Canadian Pizza Magazine

Vegetarian and vegan pizzas: The Pizza Chef

Diana Cline   

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As I write this, I am freshly back from the Canadian Pizza Show, and I want to say that it was great to meet so many of you! I really enjoyed hosting the Seasonal Pizza Challenge, and I am thrilled that my talk about vegan and vegetarian pizzas became an open discussion with everyone in attendance!

I feel it’s important to share what were some very important takeaways from this year’s show. My purpose isn’t to discuss the rights and wrongs of things but only to inform and educate other independent pizzeria owners as to what changes are occurring in your marketplace, namely, that there is a starving market ready to be catered to with just a little tweaking of your menu.

In the last two years, the vegan market has grown by leaps and bounds, mainly because many of our aging population and millennials are turning to clean living vegan diets. Google Trends shows a 90 per cent increase in searches for the word “vegan” in 2016. The biggest growth is in meat eaters who are cutting back.

People choose vegan or vegetarian diets for three main reasons:

  1. They need to accommodate food allergies: In North America, we are lot of ingredients that simply did not exist when we were kids – from artificial food dyes and artificial growth hormones, to excess levels of pesticides now used on genetically engineered foods (GMOs). A lot of Canadians suffer allergic reactions or serious health issues if they don’t change their diets.
  2. They wish to eat in accordance with their religious or spiritual beliefs: There is a growing spiritual movement that urges us to “do no harm.” This includes environmental damages caused and created by our current animal farming and processing methods. Also under this banner is cruelty to animals: many of our current animal farming and processing methods are seen as inhumane.
  3. They want to live a clean lifestyle that includes clean eating. Clean eating is a deceptively simple concept. Rather than revolving around the idea of ingesting more or less of specific things (for instance, fewer calories or more protein), the idea is more about being mindful of the food’s pathway between its origin and your plate. At its simplest, clean eating is about eating whole foods, or “real” foods – those that are un- or minimally processed, refined, and handled, making them as close to their natural form as possible.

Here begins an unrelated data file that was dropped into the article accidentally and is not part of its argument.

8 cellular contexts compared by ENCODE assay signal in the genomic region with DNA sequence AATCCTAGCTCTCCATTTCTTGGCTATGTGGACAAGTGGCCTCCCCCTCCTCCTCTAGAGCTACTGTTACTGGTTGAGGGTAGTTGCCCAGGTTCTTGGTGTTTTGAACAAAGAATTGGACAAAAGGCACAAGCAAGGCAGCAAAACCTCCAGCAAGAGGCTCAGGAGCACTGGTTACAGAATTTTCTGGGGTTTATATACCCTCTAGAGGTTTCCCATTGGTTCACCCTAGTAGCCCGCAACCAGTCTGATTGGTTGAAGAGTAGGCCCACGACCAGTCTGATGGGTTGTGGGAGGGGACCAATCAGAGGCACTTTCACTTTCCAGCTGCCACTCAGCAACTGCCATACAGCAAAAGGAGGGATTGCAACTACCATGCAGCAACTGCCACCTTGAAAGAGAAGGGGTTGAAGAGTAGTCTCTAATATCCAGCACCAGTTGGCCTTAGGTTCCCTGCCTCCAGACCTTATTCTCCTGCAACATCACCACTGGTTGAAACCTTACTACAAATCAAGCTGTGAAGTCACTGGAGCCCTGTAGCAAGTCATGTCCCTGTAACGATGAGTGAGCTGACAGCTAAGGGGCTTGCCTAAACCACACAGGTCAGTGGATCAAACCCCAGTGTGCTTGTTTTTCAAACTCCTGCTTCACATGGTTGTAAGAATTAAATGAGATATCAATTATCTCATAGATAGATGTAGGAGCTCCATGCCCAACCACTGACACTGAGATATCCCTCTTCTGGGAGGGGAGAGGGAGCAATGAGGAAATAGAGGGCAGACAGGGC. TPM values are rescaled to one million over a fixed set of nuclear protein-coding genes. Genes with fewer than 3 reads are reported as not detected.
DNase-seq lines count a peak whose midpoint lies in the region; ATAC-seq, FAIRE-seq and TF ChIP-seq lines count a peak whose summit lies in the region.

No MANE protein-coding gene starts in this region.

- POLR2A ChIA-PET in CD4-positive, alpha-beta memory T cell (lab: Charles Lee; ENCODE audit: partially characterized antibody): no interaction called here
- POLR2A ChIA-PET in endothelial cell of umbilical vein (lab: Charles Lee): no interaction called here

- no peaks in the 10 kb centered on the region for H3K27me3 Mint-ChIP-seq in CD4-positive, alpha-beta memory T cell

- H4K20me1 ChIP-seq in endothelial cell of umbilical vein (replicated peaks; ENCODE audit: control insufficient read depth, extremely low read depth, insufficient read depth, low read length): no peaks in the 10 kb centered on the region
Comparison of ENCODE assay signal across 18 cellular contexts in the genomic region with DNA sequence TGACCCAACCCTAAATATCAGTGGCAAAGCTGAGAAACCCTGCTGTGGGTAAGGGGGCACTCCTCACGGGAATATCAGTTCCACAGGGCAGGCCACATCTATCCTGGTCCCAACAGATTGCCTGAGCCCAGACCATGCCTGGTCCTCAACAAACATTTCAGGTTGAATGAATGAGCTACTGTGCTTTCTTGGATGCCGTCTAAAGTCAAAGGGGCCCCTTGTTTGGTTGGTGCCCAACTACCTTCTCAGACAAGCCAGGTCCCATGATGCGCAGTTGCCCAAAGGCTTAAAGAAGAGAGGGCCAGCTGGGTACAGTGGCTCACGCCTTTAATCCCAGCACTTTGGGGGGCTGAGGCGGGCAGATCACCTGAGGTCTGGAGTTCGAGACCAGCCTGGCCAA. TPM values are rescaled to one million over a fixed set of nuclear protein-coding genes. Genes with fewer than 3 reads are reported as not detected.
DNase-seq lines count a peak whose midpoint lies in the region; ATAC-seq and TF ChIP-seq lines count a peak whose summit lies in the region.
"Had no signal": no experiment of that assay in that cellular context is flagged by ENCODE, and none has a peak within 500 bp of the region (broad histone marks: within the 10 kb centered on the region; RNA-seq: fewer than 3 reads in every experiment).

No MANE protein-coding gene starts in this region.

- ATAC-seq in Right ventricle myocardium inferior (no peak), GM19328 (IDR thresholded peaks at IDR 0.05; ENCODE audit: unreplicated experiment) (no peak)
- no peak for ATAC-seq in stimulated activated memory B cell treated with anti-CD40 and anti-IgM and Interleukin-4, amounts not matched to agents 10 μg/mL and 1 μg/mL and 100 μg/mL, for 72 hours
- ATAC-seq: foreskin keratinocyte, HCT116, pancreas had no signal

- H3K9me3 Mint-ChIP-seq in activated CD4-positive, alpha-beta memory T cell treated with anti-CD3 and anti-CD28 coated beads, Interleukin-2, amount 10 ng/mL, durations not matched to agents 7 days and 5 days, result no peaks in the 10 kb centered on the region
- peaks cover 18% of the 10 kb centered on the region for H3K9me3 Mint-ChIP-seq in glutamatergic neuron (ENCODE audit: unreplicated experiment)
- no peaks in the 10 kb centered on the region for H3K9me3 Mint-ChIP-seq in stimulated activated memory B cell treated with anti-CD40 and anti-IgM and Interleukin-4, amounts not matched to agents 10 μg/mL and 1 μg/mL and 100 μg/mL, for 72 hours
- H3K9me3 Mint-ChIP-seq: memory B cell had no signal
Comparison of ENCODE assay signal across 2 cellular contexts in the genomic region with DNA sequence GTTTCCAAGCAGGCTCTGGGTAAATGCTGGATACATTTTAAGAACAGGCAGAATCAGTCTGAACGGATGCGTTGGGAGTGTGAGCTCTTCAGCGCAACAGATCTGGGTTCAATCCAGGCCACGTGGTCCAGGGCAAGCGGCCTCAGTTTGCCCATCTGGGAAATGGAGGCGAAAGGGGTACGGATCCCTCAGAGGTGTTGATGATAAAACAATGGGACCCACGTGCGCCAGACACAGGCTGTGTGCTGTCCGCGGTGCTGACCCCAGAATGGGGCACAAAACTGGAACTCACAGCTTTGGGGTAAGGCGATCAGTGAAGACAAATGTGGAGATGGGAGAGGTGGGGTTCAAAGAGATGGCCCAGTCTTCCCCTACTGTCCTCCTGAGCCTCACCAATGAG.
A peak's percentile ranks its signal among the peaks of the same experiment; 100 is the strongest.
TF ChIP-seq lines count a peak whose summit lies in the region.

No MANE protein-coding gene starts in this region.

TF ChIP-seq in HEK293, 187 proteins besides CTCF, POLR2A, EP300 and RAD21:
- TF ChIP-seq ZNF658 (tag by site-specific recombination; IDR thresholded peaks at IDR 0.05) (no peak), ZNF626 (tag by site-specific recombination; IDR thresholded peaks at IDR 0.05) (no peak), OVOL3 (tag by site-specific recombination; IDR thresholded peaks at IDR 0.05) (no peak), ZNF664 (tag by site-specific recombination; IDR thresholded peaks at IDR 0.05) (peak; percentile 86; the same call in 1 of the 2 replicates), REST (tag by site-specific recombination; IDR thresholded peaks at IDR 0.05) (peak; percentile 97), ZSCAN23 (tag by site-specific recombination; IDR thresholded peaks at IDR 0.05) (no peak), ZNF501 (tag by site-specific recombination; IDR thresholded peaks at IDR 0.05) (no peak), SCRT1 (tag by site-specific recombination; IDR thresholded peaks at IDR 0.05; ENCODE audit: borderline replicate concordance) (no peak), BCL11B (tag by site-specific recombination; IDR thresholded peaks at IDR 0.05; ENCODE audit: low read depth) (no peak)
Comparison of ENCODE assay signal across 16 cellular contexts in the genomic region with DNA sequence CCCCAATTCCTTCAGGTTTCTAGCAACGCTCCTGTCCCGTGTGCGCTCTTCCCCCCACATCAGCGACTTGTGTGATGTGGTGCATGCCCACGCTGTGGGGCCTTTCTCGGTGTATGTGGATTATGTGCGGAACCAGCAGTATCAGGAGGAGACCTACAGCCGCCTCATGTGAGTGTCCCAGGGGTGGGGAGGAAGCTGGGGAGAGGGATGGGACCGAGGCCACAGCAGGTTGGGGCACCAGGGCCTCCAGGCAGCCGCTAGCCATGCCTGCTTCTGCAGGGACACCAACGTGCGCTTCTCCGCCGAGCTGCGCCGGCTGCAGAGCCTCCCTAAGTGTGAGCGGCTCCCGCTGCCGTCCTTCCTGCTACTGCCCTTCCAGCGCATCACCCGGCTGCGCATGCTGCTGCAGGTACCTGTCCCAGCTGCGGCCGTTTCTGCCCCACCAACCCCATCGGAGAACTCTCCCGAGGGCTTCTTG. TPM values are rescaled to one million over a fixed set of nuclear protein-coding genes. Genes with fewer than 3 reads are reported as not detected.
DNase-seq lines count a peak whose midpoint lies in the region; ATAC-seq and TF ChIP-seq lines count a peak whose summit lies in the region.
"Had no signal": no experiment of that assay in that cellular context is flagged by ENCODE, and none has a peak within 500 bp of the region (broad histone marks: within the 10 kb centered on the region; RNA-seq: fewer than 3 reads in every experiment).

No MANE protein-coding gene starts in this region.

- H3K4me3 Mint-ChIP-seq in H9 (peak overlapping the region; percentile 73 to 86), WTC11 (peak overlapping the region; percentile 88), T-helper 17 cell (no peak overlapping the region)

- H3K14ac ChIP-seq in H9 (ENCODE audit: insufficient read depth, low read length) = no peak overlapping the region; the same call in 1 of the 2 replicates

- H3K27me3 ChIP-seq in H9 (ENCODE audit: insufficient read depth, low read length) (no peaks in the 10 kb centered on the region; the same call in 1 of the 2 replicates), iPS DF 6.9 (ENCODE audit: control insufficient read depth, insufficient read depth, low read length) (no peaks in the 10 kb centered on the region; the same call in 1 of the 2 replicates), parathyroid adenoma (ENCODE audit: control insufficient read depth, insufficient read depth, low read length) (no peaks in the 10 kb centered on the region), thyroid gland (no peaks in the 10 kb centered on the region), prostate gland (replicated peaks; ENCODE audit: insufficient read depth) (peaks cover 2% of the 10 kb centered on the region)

A vegetarian is someone who does not eat meat, but still eats dairy like cheeses and milks. Many also eat eggs. A vegan is someone who eats only a plant-based diet. They do not eat meat, dairy or fish. Vegivore, semi-vegetarian and flexitarian are all words used to describe someone who has cut most of the meat out of their diet but still eats some every now and then.

There are a few ways to enhance your menu to cater to vegetarians and vegans. You can offer roasted and marinated veggie options. The easiest way to do this is to marinate your veggies with some olive oil, minced garlic, sea salt, pepper and basil, and roast them in the oven. Also good are oven-roasted red peppers, oven-roasted zucchini and oven-roasted marinated mushrooms.  

Try caramelizing your onions. Add
olive oil and brown sugar to some onions in a pan, roast them for a few minutes then add balsamic vinegar and roast them a few more minutes to get phenomenally enhanced flavours for your pizza that any customer will love! I also like to toast cashews and pecans. They offer a nice “bite” and are very satisfying to a vegan and vegetarian palate.   

Another topping line of mine features roasted and marinated beans, peas and lentils. Each of these has incredible nutritional value and is unique to find on pizzas. You could be the first in your area to offer them!

When creating new specialty combinations, think about temperature, flavour, and texture. Textures are extremely important. Here is a great combination: spicy roasted pecan, olive-oil-and-herbs-roasted zucchini and caramelized onions topped with fresh arugula. Also, consider toppings like diced pickles, mango salsas and chutneys to enhance the textures of your pizzas after baking.

Diana Cline is a two-time Canadian Pizza magazine Chef of the Year, three-time winner of “Canada’s Best Pizza Chef” at international pizza competitions, a judge for international pizza culinary competitions in Las Vegas, Italy and France, and a partner with Diana’s Cucina & Lounge in Winnipeg. In addition to creating award-winning recipes, Diana is a consultant to other pizzeria owner/operators in menu development, creating systems to run a pizzeria on autopilot, and marketing to help operators grow their business strategically. She is available for consulting on a limited basis; for more information contact her at

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